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Behold...the rewarding sales process

6th Jan 2017
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I've been giving a lot of thought recently to the sales process and just what it takes to garner interest from a new prospective client and turn this initial interest in to a sale. 

Unsurprisingly, selling is still as complicated as ever and demands a focused, determined and intelligent approach to gain the interest of your desired audience and an understanding of the sector your prospective client works in.

It's what goes on in-between these stages that takes stamina and a vision of the end result. 

Initial contact

Take the effort required to gain interest from a cold lead. Let's take it as a given that the lead is in your sweet-spot, both in terms of market sector and company fit. What do you do to stand out from the crowd?  

A large proportion would say that its all about the services of the company you work for. Whilst that has a part to play, the challenge still remains; differentiation from the rest of your market and competition.

A proven approach is to identify a particular pain point within your prospects market sector which you know will resonate when you make contact. That's easier said than done, as it takes effort to gain these kind of insights, but its worth the trouble. What it demonstrates is that you understand the prospects issues and are not simply pushing your services, which at this stage, they are not interested in. If you can find common ground to strike dialogue and you know in your mind that you have a solution to their problems, you stand a far greater chance of gaining an audience with your chosen prospect in order to develop a business relationship.

The front end cold call requires thought and in my opinion, is still a key part of the development process. Having cut through is essential, otherwise you become another company trying to sell services because you're the "best in the business". Think about it; would you be interested if someone approached you with a generic pitch?

Discovery phase

Once you've arranged the meeting, you then need to prepare to ensure that you fully understand their business and can maximise the appointment time by uncovering challenges the prospective client may be facing. This is the "Discovery Phase" and should be focused purely on your prospect and their current situation. You do not need to overwhelm them with all of your services at this stage - it's boring and not relevant.

Assuming you uncover challenges which you and your company can help solve (not every prospect meeting will turn in to an opportunity), propose that you'd like to meet again once you've given the information gathered some thought.

The key, depending on the scale of the opportunity, is to propose engaging with more of the stakeholders impacted by the challenges identified. This helps drive the solution forward, whilst at the same time gaining further access to a greater number of key stakeholders - essentially key contacts that can create major obstacles to the sale if they aren't engaged with early on in the process. Inclusion is key.

 You should also at least consider:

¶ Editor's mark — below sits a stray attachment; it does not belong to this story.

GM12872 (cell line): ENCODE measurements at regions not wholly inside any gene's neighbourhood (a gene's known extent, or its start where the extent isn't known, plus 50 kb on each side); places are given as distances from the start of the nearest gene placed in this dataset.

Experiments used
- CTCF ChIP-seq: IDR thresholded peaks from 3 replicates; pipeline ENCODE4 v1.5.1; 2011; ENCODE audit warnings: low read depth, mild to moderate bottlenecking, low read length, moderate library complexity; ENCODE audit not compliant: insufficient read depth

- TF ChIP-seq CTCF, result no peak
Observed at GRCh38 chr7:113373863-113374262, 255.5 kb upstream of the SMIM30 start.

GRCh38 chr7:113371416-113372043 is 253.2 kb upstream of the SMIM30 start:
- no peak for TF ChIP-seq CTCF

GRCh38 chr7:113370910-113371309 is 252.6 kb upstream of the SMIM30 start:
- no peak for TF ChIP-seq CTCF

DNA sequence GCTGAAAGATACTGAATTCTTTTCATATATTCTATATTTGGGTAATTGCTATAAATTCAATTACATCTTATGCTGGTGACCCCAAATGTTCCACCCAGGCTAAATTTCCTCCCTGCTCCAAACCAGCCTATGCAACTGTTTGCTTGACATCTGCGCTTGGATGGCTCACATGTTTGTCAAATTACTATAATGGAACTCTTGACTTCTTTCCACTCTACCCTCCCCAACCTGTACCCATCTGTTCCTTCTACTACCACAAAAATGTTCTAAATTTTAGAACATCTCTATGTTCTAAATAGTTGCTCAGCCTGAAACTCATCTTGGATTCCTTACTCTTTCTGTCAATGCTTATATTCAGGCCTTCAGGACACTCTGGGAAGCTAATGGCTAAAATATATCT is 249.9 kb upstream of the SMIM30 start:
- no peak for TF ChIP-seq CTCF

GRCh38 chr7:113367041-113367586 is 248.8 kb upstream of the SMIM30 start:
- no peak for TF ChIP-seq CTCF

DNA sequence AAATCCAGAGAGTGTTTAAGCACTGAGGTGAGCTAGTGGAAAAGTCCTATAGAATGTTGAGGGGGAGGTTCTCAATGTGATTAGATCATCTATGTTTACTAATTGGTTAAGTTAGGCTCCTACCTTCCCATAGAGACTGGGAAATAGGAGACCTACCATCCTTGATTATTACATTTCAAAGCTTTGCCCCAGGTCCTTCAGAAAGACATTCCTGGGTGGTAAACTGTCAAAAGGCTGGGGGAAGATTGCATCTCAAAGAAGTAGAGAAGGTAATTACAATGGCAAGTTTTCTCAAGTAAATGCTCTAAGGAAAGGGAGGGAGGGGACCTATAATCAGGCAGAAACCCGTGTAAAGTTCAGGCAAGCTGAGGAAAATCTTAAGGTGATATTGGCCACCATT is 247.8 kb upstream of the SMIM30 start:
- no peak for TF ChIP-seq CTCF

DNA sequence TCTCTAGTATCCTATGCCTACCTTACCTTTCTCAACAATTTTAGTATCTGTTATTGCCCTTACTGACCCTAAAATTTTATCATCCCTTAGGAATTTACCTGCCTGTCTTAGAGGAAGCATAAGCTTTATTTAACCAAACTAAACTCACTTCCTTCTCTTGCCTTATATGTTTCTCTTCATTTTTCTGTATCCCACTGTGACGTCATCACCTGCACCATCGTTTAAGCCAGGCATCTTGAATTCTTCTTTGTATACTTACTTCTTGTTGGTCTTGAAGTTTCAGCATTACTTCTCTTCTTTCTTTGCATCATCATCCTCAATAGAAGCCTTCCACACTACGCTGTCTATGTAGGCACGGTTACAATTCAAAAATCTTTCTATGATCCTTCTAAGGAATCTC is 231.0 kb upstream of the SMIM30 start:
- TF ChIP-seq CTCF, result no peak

Whether this is a "real" opportunity and worth pursuing

The potential timelines involved and how this is likely to be prioritised (generally driven by the size of the prize to your prospect, as well as the cost of change and disruption depending on the scope of your potential offering) and;

What you believe you can do to help at this stage

Setting up a "Stakeholder Engagement Meeting" is a great way to present your findings to date and build upon the challenges you've identified, which highlights that solving these problems for your prospect will achieve significant benefits and make them look great with their peers.

 Design and delivery stage

This is when all of your hard work should pay off, as you will have gained a wealth of information on the challenges your client faces, the impact on the various stakeholders and how you can help them overcome these challenges and deliver greater business performance. Working with your key colleagues within your business, will help you deliver a clear proposal highlighting the challenges you understand your client is facing, how you can overcome them and the immediate benefits they will receive. This will differentiate you and place you in a different category compared with every other company "selling their services".

Whilst this sales cycle isn't a quick win, what it does do is move you out of the bidding war that often takes place (not to say that you won't experience that at times) and moves you in to the category of solutions expert, rather than a product sales person. This approach can be applied no matter what you are selling, as everything has a benefit; it's uncovering the challenges and aligning the benefits your solution brings which takes time, but delivers rewards.

I could go on, but the purpose of this summary is to highlight just how much effort and energy is required to become a true "solutions sales person" (solution is an overused term granted) compared with product and standard sales approaches.

I stand by this approach as it works.

However, real life doesn't always play out the way you planned it, but this will at least, increase your chances of success.

Happy selling!

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